transdada

poetics, time, body disruption and marginally queer solutions

Thursday, April 15, 2004

'Humiliation' Turned To Manslaughter In Araujo Case
HAYWARD, Calif. -- A man accused of killing a transgender teen is guilty not of murder but of "classic manslaughter" brought on by the discovery that he had sex with a man, a defense attorney said Thursday

"It brought shame and humiliation, shock and revulsion," said attorney Michael Thorman, who is representing Michael Magidson, 23, one of three men charged with killing Eddie "Gwen" Araujo.

Araujo, 17, was beaten and strangled in October 2002 after her biological gender was roughly revealed by the people she thought were her friends.

The killing drew national attention to the issue of violence against people whose identity conflicts with their biology.

Prosecutor Chris Lamiero, making his opening statement Wednesday, called the death an execution and described Magidson as a tough guy with something to prove and the man who pulled the rope tight around Araujo's neck.

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Lawyer: Lust, Lies, Drugs Led to TG Death

HAYWARD (BCN) -- A prosecutor described for jurors Thursday a toxic combination of lust, ego, deception, alcohol and drugs that led to the brutal murder of Newark transgender teenager Eddie Araujo, who also was known as "Gwen" and "Lida."
In his opening statement in the murder trial of three young men accused of killing Araujo, 17, early in the morning of Oct. 4, 2002, Alameda County Deputy District Attorney Chris Lamiero said the defendants killed Araujo when they found out that the beautiful girl they had sex with actually was biologically male.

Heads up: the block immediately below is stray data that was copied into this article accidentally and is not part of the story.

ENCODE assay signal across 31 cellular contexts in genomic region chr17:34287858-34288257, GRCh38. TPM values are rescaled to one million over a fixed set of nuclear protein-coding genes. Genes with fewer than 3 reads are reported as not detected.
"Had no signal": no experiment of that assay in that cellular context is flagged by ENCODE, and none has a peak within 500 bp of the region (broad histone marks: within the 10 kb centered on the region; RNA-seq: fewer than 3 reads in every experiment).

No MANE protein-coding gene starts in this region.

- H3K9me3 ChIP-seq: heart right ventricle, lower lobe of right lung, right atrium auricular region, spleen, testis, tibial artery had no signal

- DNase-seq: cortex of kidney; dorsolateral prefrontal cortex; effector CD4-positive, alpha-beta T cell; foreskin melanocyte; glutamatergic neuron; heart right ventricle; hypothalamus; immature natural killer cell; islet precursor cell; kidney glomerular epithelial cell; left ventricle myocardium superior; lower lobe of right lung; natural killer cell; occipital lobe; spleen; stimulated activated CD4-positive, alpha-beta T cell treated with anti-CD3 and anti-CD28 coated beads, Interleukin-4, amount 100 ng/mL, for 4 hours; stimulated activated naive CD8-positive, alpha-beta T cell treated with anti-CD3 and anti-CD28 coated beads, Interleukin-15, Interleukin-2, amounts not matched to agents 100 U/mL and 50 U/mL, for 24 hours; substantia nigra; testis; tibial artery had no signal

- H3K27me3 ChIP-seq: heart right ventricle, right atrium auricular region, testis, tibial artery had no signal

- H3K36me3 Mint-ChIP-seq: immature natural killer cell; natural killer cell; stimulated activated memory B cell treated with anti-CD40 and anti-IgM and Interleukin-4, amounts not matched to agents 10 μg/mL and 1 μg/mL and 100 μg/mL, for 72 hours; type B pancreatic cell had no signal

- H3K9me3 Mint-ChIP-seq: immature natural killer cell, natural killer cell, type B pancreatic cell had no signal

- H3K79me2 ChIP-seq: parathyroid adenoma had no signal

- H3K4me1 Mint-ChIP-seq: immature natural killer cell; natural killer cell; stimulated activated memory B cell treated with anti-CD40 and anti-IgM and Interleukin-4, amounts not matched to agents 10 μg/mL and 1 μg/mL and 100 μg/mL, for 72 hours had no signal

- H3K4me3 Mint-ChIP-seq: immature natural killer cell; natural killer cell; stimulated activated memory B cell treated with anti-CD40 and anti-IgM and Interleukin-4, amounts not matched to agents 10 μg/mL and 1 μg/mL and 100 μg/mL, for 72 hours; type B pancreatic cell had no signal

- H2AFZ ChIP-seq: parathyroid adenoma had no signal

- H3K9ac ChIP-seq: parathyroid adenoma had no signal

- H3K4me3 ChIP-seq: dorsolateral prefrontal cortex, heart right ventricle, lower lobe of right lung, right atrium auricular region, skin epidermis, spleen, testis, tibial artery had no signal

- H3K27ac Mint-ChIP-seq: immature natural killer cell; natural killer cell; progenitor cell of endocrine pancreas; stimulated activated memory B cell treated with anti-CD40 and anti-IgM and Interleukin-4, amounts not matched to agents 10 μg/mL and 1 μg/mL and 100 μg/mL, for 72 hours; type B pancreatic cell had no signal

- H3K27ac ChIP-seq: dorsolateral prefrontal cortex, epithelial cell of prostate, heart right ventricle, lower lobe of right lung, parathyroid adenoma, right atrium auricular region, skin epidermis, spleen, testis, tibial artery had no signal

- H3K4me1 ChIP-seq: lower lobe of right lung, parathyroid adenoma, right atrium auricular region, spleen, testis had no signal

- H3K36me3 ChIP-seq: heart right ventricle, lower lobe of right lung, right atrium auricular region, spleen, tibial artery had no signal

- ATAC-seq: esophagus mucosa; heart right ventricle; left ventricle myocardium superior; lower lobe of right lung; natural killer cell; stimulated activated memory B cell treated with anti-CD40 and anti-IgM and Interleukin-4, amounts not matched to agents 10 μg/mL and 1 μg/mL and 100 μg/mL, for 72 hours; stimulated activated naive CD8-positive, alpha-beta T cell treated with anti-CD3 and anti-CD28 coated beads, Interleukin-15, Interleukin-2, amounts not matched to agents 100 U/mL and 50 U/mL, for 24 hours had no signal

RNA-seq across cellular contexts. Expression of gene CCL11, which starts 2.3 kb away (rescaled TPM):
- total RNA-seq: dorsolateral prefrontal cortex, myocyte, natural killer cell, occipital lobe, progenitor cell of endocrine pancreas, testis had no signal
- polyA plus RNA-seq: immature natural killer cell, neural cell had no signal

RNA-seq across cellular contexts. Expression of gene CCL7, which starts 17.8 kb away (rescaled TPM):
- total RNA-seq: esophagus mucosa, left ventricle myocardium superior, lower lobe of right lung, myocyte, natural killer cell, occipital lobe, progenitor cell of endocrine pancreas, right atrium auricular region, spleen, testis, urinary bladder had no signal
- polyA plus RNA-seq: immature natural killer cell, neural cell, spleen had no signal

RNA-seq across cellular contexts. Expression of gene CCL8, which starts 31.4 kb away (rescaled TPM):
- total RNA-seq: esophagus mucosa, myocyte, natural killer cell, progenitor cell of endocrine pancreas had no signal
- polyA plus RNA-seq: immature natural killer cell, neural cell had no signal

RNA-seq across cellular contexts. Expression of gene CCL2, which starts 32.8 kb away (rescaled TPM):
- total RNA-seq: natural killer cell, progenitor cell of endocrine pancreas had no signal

Michael Magidson, 23, of Fremont, and Newark residents Jose Merel and Jason Cazares, both 24, "thought that they were deceived, and the wages of Eddie Araujo's sin of deception were death," Lamiero said.

Speaking to jurors in the packed and tightly guarded 90-seat courtroom of Judge Harry Sheppard, Lamiero said Magidson, Merel and Cazares, along with a fourth man who has cut a deal with prosecutors in exchange for his testimony against the others, beat and strangled Araujo at Merel's home in Newark and then buried the body in a shallow grave in a remote area near Lake Tahoe.

The case has drawn national attention to violence against people who believe their identity is at odds with their biology.

Julie Dorf of a San Francisco-based group called the Horizons Foundation attended the trial Thursday, as did many other people interested in transgender issues. The group has served the lesbian, gay, bisexual and transgender community in the Bay Area for more than 20 years, Dorf said, and today she issued a news release stating that Araujo's death shows the need for increased education around transgender issues, particularly for school-aged youth.

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Attorneys describe defendants as quiet, soft-spoken
By Michelle Locke
ASSOCIATED PRESS

HAYWARD – A defense attorney for one of three men charged with killing a transgender teen described his client as a quiet, even-tempered man caught up by ungovernable passions the night he discovered he had unwittingly had sex with a man.

"What followed was absolute pandemonium and chaos," said attorney Michael Thorman, who described the killing as "classic manslaughter," not murder.